Posted on Monday, October 19th, 2015 by Angie Han
Guillermo del Toro‘s Crimson Peak is a deliciously dark and twisted piece, set in the most gorgeous, most decrepit haunted house you’ve ever seen and anchored by three mesmerizing performances from Tom Hiddleston, Mia Wasikowska, and most especially Jessica Chastain. It’s also not the horror movie that’s being sold in the trailers, but a Gothic romance. Think Jane Eyre plus ghosts, not The Conjuring plus corsets.
That’s not such a bad thing if you happen to love costume dramas, but it can be an unpleasant surprise if you don’t. And that misleading marketing doesn’t seem to be doing it many favors. I’ve seen a lot of critics ding it for being ineffective as a horror movie — which of course it is, because it isn’t really one. The B- Cinemascore and limp box office might also reflect the discrepancy between what Crimson Peak seems to be, and what it actually is.
Admittedly, it’s not difficult to understand why Universal chose to market Crimson Peak as a horror movie. A Brontë-esque romance is a much harder sell outside the arthouse than a spooky, seasonally appropriate haunted house flick. And it’s hardly the first time a marketing team has chosen to sell a completely different movie. Sometimes it’s part of a savvy strategy and sometimes it’s a desperate ploy; sometimes it works, and sometimes it doesn’t. Below, let’s look back at 15 movies with misleading trailers. Warning: Some spoilers ahead. Read More »
Little known fact: Mondo rejects just as many, if not more, posters than they actually release. Some are posters that didn’t get approved by a star or studio. Others are different versions of a poster that actually was released. And sometimes Mondo and a company can’t settle on a design and it never sees the light of day.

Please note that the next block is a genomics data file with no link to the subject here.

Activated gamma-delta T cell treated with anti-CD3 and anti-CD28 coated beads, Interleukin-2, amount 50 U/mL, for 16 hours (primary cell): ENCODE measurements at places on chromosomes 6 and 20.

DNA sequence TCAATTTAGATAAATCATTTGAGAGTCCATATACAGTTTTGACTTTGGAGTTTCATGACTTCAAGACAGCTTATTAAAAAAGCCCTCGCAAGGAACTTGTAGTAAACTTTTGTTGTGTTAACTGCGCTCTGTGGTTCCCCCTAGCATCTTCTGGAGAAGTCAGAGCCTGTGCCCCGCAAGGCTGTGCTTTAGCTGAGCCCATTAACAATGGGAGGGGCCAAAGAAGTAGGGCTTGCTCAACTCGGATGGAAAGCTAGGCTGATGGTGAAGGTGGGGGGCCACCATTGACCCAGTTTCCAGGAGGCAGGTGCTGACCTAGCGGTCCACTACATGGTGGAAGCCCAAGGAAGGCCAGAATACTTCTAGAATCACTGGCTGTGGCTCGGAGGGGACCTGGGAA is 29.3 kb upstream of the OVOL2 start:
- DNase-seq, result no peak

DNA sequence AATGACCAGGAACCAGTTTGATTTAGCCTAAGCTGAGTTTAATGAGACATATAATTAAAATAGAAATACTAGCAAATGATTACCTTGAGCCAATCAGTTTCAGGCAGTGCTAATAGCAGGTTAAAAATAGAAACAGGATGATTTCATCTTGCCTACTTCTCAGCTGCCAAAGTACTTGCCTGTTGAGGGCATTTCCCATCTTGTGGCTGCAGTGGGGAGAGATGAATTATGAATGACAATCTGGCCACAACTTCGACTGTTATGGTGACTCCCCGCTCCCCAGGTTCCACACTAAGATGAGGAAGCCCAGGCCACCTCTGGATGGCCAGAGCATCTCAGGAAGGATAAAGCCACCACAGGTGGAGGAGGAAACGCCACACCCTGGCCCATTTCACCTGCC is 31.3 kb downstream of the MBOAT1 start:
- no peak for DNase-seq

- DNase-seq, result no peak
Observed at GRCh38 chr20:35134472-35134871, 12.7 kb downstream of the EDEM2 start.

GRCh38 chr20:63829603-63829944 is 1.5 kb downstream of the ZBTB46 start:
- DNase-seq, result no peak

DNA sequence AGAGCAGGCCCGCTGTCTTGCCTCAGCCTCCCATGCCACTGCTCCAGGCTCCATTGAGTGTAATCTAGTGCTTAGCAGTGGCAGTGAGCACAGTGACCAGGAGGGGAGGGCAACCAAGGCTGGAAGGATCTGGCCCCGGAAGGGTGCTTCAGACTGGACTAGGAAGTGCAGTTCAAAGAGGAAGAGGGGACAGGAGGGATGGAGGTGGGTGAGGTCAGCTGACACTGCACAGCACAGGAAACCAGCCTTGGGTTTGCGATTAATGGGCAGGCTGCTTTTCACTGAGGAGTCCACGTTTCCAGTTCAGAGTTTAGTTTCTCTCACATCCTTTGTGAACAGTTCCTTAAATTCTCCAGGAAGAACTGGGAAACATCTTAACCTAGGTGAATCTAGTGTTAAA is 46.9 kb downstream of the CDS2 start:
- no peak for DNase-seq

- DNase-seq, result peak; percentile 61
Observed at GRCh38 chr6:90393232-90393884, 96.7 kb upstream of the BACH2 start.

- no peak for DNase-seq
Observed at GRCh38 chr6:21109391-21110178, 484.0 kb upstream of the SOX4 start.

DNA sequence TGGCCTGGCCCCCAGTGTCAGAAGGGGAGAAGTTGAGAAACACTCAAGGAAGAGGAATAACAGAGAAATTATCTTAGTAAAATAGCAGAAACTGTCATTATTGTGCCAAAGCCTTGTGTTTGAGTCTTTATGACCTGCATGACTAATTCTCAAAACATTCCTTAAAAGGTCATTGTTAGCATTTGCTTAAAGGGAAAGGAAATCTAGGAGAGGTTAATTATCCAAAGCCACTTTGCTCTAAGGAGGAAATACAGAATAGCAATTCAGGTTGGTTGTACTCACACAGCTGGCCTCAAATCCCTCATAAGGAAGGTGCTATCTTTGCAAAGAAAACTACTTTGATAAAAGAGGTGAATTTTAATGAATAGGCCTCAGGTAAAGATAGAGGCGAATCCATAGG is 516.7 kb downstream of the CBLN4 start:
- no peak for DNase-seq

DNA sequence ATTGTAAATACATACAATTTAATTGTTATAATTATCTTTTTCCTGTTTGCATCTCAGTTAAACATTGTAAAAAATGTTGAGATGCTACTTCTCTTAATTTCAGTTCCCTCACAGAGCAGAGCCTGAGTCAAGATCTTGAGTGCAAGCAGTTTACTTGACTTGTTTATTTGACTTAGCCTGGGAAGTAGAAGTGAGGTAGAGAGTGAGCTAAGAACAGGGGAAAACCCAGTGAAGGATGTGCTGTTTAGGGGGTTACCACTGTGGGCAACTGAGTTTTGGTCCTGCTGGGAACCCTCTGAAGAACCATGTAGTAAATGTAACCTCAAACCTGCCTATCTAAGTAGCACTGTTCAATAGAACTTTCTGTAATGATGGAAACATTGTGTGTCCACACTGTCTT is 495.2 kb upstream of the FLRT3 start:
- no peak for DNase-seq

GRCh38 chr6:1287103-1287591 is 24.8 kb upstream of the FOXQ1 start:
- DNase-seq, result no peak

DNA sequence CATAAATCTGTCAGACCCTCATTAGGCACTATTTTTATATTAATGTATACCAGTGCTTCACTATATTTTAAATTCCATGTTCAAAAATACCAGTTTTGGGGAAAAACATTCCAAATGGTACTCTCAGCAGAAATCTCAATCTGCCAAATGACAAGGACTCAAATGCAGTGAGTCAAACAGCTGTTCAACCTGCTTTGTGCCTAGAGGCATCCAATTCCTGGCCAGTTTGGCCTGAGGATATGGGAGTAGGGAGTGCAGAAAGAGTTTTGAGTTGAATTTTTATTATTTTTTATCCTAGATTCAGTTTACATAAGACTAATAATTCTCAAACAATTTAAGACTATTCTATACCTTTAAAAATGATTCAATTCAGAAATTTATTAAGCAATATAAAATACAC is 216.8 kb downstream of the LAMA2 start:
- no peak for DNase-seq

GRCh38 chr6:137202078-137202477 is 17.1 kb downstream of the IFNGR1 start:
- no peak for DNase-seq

At MondoCon this past weekend, Justin Ishmael, Rob Jones and Mitch Putnam, the creative team behind Mondo, presented a panel called Mondo Talk about this very subject. However, what started as a way for fans to see the behind the scenes creation of a poster turned into, as Ishmael put it, “The depressing, what you could have had panel.”
They revealed a non-stop cavalcade of posters, concepts, licenses and more they tried to realize, but which failed for one reason for another. We’re talking Tyler Stout‘s Conquest of the Planet of the Apes, Krzysztof Domaradzki‘s officially licensed The Godfather, Spring Breakers, and various different iterations of Man of Steel. Below, check out a bunch of posters Mondo posters that never happened. Read More »
Just in case you wondered: that recently-announced sequel to Spring Breakers is being made without the participation or even the consent of Harmony Korine. The director of Gummo and Trash Humpers masterminded Spring Breakers as a savage, strange fever dream of excess and influence, but this sequel will probably be… something else. Something more tame, regardless of how much flesh and blood hits the screen. Read More »
They said Spring Break was forever and maybe they were right. A sequel to Harmony Korine’s controversial film Spring Breakers, called Spring Breakers: The Second Coming, will be up for sale at Cannes. The package doesn’t come with Korine or any of the original film’s stars, but it does come with a script by Irvine Welsh (Trainspotting, Filth) and Jonas Åkerlund (Spun, Small Apartments) as the director. Read the log line and more for the Spring Breakers sequel below. Read More »
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World’s End/Shaun of the Dead director Edgar Wright has in past years posted his favorite movies of the year online. Wright, being a real film geek, always has some great cinematic recommendations. This year Digital Spy cornered Wright at a late November junket to get his top 10 list on video. Of course, recording the list early means Edgar had yet to see many of the December Awards-bait films. But after the jump you can watch Edgar read off his early list of favorite 2013 movies. It will be interesting to see which films get added and get pushed off the list when Wright updates his list on his blog in January.
Updated: Wright has offered a revision to the list, factoring in that he’s now been able to see some of the stuff that wasn’t yet available when he was pressured to make a list in November.